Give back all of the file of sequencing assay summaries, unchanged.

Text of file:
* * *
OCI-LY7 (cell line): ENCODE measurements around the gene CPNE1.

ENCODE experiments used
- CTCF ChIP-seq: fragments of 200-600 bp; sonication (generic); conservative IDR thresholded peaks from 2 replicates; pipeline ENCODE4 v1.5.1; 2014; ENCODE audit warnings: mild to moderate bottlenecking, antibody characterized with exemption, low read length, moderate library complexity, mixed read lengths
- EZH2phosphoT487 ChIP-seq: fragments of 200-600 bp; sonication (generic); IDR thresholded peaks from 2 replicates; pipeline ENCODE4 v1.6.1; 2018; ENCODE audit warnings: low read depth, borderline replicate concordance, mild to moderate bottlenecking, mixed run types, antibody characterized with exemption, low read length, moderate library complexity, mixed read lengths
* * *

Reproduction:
OCI-LY7 (cell line): ENCODE measurements around the gene CPNE1.

ENCODE experiments used
- CTCF ChIP-seq: fragments of 200-600 bp; sonication (generic); conservative IDR thresholded peaks from 2 replicates; pipeline ENCODE4 v1.5.1; 2014; ENCODE audit warnings: mild to moderate bottlenecking, antibody characterized with exemption, low read length, moderate library complexity, mixed read lengths
- EZH2phosphoT487 ChIP-seq: fragments of 200-600 bp; sonication (generic); IDR thresholded peaks from 2 replicates; pipeline ENCODE4 v1.6.1; 2018; ENCODE audit warnings: low read depth, borderline replicate concordance, mild to moderate bottlenecking, mixed run types, antibody characterized with exemption, low read length, moderate library complexity, mixed read lengths